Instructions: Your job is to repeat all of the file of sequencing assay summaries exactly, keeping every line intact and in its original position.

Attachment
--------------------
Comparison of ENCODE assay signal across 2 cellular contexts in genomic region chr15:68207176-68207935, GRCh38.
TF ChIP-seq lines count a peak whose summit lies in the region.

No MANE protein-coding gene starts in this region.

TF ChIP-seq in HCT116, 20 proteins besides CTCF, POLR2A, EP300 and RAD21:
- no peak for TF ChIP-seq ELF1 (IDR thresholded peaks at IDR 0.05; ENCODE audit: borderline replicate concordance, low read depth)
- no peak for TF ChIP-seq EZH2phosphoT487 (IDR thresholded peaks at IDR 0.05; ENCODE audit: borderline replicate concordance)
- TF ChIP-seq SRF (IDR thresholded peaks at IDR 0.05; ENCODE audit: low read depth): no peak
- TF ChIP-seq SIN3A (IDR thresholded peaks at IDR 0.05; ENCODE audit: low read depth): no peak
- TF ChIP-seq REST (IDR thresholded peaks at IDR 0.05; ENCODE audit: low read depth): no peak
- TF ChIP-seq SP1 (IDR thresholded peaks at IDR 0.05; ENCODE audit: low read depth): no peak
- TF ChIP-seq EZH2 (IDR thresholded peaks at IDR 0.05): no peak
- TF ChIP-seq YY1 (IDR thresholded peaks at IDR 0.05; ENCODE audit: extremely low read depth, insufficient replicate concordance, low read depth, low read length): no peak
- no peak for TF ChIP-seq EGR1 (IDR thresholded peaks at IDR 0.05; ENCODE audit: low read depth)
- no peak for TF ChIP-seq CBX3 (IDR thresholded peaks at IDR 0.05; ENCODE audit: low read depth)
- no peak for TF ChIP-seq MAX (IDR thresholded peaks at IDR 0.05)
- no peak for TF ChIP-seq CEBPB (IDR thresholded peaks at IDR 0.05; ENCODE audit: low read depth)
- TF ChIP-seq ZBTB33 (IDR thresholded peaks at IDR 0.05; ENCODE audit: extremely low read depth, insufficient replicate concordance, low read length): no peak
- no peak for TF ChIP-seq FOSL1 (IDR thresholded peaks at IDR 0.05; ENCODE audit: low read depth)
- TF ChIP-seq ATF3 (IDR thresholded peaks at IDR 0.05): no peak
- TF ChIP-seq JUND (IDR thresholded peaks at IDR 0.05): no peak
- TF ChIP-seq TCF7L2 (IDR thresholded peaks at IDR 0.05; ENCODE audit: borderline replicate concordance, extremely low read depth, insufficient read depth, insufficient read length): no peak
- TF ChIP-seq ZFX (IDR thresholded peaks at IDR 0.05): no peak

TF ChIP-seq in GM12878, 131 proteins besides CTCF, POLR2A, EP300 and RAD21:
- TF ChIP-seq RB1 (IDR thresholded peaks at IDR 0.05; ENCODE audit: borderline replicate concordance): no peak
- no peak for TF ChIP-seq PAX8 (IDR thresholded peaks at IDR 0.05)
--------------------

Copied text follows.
Comparison of ENCODE assay signal across 2 cellular contexts in genomic region chr15:68207176-68207935, GRCh38.
TF ChIP-seq lines count a peak whose summit lies in the region.

No MANE protein-coding gene starts in this region.

TF ChIP-seq in HCT116, 20 proteins besides CTCF, POLR2A, EP300 and RAD21:
- no peak for TF ChIP-seq ELF1 (IDR thresholded peaks at IDR 0.05; ENCODE audit: borderline replicate concordance, low read depth)
- no peak for TF ChIP-seq EZH2phosphoT487 (IDR thresholded peaks at IDR 0.05; ENCODE audit: borderline replicate concordance)
- TF ChIP-seq SRF (IDR thresholded peaks at IDR 0.05; ENCODE audit: low read depth): no peak
- TF ChIP-seq SIN3A (IDR thresholded peaks at IDR 0.05; ENCODE audit: low read depth): no peak
- TF ChIP-seq REST (IDR thresholded peaks at IDR 0.05; ENCODE audit: low read depth): no peak
- TF ChIP-seq SP1 (IDR thresholded peaks at IDR 0.05; ENCODE audit: low read depth): no peak
- TF ChIP-seq EZH2 (IDR thresholded peaks at IDR 0.05): no peak
- TF ChIP-seq YY1 (IDR thresholded peaks at IDR 0.05; ENCODE audit: extremely low read depth, insufficient replicate concordance, low read depth, low read length): no peak
- no peak for TF ChIP-seq EGR1 (IDR thresholded peaks at IDR 0.05; ENCODE audit: low read depth)
- no peak for TF ChIP-seq CBX3 (IDR thresholded peaks at IDR 0.05; ENCODE audit: low read depth)
- no peak for TF ChIP-seq MAX (IDR thresholded peaks at IDR 0.05)
- no peak for TF ChIP-seq CEBPB (IDR thresholded peaks at IDR 0.05; ENCODE audit: low read depth)
- TF ChIP-seq ZBTB33 (IDR thresholded peaks at IDR 0.05; ENCODE audit: extremely low read depth, insufficient replicate concordance, low read length): no peak
- no peak for TF ChIP-seq FOSL1 (IDR thresholded peaks at IDR 0.05; ENCODE audit: low read depth)
- TF ChIP-seq ATF3 (IDR thresholded peaks at IDR 0.05): no peak
- TF ChIP-seq JUND (IDR thresholded peaks at IDR 0.05): no peak
- TF ChIP-seq TCF7L2 (IDR thresholded peaks at IDR 0.05; ENCODE audit: borderline replicate concordance, extremely low read depth, insufficient read depth, insufficient read length): no peak
- TF ChIP-seq ZFX (IDR thresholded peaks at IDR 0.05): no peak

TF ChIP-seq in GM12878, 131 proteins besides CTCF, POLR2A, EP300 and RAD21:
- TF ChIP-seq RB1 (IDR thresholded peaks at IDR 0.05; ENCODE audit: borderline replicate concordance): no peak
- no peak for TF ChIP-seq PAX8 (IDR thresholded peaks at IDR 0.05)